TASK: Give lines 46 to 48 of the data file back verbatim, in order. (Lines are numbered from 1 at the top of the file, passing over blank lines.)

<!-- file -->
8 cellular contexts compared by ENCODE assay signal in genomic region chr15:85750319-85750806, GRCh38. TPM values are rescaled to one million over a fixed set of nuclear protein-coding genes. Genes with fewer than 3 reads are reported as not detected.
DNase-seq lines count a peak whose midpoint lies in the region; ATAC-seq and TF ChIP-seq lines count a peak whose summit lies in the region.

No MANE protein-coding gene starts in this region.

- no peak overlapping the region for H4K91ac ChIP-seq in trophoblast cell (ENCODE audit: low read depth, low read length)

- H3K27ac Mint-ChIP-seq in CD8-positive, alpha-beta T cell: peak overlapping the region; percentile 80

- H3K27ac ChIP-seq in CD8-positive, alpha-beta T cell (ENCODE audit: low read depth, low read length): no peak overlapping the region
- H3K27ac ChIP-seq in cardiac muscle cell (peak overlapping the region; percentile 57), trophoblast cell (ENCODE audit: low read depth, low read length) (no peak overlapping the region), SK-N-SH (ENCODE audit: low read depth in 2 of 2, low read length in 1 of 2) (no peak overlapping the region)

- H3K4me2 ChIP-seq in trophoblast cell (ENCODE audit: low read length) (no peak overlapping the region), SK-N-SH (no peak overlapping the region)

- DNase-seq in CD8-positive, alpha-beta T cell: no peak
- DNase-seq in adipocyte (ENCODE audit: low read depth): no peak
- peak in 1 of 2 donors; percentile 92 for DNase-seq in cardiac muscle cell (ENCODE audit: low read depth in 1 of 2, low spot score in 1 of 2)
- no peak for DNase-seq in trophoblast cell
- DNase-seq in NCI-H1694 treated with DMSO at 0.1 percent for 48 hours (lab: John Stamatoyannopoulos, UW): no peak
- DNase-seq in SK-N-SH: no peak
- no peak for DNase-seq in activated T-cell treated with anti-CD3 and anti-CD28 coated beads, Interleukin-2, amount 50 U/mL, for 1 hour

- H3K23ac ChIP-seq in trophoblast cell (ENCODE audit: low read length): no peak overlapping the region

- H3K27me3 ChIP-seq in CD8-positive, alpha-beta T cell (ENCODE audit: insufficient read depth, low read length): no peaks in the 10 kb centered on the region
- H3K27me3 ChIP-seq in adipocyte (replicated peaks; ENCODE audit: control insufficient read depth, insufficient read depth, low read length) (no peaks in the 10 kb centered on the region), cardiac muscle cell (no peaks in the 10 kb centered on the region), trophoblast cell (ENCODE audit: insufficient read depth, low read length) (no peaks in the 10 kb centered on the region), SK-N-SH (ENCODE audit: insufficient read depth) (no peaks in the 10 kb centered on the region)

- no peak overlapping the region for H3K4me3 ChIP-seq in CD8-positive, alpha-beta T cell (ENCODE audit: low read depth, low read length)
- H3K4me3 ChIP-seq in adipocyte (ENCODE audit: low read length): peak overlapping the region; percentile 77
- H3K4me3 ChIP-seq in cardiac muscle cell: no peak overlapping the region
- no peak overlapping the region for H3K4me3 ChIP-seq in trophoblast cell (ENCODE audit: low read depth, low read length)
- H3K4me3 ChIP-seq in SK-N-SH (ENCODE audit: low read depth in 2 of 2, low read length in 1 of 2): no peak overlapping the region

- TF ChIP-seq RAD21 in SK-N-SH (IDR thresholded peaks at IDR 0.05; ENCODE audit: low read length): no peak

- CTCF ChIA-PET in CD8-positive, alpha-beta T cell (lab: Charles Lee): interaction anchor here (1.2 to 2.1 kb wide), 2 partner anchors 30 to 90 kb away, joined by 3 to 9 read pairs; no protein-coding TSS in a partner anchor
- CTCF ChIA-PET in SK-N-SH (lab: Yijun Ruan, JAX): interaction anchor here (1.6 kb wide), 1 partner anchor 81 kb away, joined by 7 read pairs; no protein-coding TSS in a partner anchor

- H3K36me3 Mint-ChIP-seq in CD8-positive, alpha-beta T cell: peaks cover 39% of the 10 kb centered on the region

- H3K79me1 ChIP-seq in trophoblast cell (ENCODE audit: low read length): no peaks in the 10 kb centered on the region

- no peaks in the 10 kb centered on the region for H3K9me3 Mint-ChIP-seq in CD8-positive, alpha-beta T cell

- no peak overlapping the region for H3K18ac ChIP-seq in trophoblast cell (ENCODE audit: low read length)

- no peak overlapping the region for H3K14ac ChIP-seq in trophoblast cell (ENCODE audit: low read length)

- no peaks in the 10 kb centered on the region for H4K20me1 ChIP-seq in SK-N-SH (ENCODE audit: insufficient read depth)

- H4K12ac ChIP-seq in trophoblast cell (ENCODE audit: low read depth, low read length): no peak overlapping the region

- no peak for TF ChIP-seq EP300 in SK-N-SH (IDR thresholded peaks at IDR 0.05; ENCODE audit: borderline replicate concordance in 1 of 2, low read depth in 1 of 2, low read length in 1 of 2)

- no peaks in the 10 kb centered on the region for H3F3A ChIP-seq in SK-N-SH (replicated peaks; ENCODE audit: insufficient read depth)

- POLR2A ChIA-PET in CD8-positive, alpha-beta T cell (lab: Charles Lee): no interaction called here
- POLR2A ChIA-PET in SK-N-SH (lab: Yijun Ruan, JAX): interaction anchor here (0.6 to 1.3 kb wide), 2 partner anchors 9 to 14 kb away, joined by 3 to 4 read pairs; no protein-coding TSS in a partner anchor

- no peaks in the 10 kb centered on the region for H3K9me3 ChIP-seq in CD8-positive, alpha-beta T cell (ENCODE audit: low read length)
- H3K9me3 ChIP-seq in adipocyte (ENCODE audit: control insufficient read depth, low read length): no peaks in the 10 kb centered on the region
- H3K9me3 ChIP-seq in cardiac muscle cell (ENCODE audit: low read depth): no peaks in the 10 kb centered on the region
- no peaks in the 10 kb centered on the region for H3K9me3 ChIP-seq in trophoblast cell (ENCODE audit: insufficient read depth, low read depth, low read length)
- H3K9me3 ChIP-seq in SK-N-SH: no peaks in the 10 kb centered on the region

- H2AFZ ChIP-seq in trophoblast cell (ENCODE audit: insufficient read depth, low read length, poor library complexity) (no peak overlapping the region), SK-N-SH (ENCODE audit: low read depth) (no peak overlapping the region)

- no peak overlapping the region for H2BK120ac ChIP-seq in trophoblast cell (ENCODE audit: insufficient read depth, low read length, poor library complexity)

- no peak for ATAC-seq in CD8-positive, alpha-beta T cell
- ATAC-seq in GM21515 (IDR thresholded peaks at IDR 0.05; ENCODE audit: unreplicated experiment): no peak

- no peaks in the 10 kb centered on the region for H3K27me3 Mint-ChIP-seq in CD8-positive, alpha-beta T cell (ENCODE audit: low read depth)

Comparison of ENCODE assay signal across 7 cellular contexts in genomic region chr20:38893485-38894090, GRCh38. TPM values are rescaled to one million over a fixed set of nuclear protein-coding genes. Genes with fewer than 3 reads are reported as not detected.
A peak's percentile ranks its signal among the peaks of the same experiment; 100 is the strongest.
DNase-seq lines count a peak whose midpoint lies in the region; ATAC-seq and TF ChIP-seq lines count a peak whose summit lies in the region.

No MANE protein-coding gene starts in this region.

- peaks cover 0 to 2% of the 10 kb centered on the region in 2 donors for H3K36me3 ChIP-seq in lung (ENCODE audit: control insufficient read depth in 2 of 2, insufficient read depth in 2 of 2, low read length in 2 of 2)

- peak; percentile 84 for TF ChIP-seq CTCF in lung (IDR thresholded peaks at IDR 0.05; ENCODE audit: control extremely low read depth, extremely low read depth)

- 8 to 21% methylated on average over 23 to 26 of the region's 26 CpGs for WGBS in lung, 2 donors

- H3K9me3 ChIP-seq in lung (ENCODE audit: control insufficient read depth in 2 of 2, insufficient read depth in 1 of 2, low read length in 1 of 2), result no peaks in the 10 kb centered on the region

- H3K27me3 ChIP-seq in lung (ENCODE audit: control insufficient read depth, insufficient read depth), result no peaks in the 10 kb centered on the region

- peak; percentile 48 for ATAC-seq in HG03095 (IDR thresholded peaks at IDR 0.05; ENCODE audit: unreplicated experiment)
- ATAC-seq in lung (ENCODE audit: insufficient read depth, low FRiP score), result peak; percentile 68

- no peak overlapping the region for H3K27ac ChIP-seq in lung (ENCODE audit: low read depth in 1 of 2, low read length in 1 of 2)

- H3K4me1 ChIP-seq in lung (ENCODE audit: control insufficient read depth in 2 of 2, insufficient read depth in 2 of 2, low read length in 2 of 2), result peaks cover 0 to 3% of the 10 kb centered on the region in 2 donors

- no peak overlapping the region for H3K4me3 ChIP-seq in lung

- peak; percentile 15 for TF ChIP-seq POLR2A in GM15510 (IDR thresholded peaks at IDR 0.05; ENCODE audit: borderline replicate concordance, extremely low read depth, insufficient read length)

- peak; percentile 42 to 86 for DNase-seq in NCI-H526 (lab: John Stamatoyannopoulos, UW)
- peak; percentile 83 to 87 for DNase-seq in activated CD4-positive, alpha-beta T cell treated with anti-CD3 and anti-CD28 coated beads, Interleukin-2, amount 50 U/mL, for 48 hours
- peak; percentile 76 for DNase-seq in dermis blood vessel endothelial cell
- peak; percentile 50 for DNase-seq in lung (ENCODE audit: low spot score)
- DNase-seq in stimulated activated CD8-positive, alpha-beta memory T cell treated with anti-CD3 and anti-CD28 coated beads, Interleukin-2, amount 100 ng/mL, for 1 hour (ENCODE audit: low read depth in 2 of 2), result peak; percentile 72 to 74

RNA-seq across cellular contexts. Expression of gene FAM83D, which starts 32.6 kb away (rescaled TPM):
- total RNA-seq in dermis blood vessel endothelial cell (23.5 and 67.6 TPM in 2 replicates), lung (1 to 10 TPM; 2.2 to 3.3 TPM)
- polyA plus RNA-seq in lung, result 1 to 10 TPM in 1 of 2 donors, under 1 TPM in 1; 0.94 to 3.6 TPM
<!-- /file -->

- ATAC-seq in GM21515 (IDR thresholded peaks at IDR 0.05; ENCODE audit: unreplicated experiment): no peak

- no peaks in the 10 kb centered on the region for H3K27me3 Mint-ChIP-seq in CD8-positive, alpha-beta T cell (ENCODE audit: low read depth)

Comparison of ENCODE assay signal across 7 cellular contexts in genomic region chr20:38893485-38894090, GRCh38. TPM values are rescaled to one million over a fixed set of nuclear protein-coding genes. Genes with fewer than 3 reads are reported as not detected.